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Imagination, writing and inspiration

Bodies in the Sanna mono (2)

Achieve something with writing

I took this photograph last Sunday and then for a bit of fun, turned it into a book cover. I was inspired by the photograph to do a book cover and the book cover could now inspire me to actually write the story. Whatever, you want to write, you need inspiration, imagination and a goal. You might want to achieve something, like getting a job.

Enchant them

When we write non-fiction, we are usually trying to get across a message. When we write fiction we are trying to tell a story, a story that has a conclusion. We need to start with an introduction, tell the reader what it’s all about. Maybe, if it’s a letter, you can tell the reader why you’re writing to them. It could be a letter to ‘who it may concern’, if it’s quite general.

Someone once said that the ‘pen is mightier than the sword’, in fact it was called  ‘The arch-enchanters wand!’ We can enchant people with words. We have to be quite skilful about it. If you are trying to impress a prospective employer, don’t brag about your abilities, be subtle. You should enchant them with your words; conjure up an image, don’t just list facts.

I try to set an example to my colleagues. When I have been in a position of authority, I’ve tried to lead by example and show people the way rather than tell them the way. 

Subtly suggest

You can suggest things when you write, again be subtle.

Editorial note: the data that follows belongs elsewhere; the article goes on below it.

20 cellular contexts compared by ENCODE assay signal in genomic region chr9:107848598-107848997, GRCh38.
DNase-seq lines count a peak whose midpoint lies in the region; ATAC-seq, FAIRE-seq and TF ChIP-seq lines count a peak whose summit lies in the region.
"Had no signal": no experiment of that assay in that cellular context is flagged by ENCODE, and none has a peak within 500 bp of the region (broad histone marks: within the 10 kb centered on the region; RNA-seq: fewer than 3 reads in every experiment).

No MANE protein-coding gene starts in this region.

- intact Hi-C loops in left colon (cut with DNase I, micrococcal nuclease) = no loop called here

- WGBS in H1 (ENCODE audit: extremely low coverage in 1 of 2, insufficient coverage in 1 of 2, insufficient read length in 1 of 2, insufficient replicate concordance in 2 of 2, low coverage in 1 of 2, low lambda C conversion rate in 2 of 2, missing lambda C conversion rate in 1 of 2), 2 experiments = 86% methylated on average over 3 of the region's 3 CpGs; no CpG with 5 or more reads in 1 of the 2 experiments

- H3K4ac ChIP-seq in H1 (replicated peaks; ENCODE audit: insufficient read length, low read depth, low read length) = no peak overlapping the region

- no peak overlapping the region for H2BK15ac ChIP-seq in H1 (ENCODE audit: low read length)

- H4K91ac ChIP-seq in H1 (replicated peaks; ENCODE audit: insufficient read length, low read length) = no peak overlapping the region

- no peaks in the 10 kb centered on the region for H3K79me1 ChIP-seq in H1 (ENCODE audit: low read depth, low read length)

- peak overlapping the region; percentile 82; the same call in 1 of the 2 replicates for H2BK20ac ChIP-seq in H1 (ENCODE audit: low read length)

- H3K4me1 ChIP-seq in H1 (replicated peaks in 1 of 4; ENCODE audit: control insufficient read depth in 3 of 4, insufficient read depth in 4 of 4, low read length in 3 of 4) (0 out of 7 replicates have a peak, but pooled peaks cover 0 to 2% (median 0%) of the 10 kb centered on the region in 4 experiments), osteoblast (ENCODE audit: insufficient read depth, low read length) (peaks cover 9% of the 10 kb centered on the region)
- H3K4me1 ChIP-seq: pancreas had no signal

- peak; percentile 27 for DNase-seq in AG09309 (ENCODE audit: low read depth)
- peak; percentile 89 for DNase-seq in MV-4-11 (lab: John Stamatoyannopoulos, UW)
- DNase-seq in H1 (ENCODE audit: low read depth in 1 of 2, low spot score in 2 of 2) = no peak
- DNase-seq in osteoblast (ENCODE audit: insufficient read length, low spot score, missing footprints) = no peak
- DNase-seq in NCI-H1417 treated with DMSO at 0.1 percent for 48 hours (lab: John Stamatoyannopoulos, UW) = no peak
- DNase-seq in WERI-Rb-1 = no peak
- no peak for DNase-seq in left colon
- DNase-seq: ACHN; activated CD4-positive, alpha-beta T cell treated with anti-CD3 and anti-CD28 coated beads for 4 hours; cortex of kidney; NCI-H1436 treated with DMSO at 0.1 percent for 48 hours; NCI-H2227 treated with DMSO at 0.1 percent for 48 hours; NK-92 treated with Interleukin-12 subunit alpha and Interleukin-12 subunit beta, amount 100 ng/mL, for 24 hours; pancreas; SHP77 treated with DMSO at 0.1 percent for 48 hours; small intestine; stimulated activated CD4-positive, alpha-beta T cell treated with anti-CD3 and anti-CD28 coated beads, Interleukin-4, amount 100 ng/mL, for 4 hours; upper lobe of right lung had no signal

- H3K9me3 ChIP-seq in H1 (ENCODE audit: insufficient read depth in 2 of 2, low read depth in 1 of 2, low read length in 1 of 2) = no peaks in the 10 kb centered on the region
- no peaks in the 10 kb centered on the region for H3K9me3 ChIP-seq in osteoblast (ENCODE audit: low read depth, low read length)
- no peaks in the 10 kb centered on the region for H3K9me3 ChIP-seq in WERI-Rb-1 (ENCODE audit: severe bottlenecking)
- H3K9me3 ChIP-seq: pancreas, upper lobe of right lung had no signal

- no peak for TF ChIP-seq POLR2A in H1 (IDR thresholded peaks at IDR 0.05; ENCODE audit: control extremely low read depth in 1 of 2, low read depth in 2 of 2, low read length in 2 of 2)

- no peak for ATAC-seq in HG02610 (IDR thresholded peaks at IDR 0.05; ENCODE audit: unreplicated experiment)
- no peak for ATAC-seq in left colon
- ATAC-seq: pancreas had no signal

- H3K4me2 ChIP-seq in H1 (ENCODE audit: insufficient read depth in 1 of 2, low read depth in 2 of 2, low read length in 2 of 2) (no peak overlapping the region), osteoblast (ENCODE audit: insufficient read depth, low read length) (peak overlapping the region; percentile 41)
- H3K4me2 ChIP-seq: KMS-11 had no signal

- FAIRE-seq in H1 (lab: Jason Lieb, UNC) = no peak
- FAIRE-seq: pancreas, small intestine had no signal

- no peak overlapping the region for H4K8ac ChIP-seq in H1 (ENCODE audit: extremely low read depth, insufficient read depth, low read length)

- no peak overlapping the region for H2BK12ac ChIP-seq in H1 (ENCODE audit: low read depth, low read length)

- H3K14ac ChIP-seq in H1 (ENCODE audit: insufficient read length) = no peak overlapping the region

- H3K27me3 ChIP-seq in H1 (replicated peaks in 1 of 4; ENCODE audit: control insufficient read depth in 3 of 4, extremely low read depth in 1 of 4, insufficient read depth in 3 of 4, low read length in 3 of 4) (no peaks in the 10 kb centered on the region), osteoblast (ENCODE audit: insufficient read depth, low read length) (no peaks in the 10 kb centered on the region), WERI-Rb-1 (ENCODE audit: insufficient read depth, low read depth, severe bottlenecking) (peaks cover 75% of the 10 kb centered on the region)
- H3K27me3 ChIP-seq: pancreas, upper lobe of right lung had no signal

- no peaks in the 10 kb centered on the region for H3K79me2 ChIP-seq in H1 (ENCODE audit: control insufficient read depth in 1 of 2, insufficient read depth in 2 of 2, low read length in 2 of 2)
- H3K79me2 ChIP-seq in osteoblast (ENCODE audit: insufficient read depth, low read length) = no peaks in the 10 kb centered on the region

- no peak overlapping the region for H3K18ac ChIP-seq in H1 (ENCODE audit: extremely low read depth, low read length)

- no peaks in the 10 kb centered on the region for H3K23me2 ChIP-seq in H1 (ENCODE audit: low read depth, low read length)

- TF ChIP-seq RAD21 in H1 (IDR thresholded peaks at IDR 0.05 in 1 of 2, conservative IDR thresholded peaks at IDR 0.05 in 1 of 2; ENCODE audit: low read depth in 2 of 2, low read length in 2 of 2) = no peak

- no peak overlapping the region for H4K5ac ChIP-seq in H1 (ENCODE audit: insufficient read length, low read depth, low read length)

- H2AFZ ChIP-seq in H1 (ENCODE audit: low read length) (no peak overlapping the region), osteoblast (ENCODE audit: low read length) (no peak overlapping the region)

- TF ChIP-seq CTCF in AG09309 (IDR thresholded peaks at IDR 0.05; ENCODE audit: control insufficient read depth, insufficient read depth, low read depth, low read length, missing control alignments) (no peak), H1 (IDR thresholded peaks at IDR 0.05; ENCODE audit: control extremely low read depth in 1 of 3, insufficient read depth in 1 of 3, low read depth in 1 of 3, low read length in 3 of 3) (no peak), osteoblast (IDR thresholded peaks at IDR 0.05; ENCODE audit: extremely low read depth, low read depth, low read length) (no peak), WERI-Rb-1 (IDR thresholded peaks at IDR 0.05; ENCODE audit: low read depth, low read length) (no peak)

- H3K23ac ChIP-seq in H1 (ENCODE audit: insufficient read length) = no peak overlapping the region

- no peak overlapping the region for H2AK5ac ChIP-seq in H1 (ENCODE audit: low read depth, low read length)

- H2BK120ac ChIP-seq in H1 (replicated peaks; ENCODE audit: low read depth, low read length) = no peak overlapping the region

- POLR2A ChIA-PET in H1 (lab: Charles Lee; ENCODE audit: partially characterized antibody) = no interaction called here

I didn’t enjoy my three weeks in hospital, but every cloud has a silver lining. After three weeks of lying in bed doing very little, I couldn’t wait to get back to work.  I missed having a few beers in the evening  at first, but now I realise I feel so much better without it. I came home feeling reborn, as if I had a new lease of life. Now I get up looking forward to the day and can be far more positive and productive in my work.

What do you think from this description? Does it describe someone that you would employ? It’s not too direct, it describes someone who overcome diversity, but it doesn’t give details. It promotes a positive message, but it’s also human. Who doesn’t have the odd drink to relax?

When we are writing fiction, we can be subtle and add some facts about the story as a sort of after-thought. Just gently suggesting some things to the reader.

Jason walked down the dark, wet alleyway towards his motor cycle, pulling on his gloves as he drew near. Dressed in black leathers from head to toe and wearing a black crash helmet, he looked a threatening figure in the glow of the street lamp. His motorcycle roared into action and he sped away heading out of town towards the free-way.

Describe the scene

I’ve tried to describe the scene and make it appear dark and a little mysterious. It isn’t too accurate, but it doesn’t matter as long as the reader gets the picture.

Sometimes it’s better not to go into too much detail especially when writing a job application. You need to keep documents short, but create an impression.

Although my experience in catering management is limited, I think it adds to the overall experience gained in many other roles over the years. I think of it as being part of a diverse history of different experiences that have given me the ability to adapt to different roles depending on the work that I’m doing at the time.

Choose the right words

Choosing the right words to express yourself is important and so improving your vocabulary might help you write better. Avoid trendy words and words that are made up; if you want to be taken seriously.

I hope this post about writing helps you write your covering letter for a job better, or that short story or even a blog. Please comment if you have a question and as usual there are more blogs on the home page.

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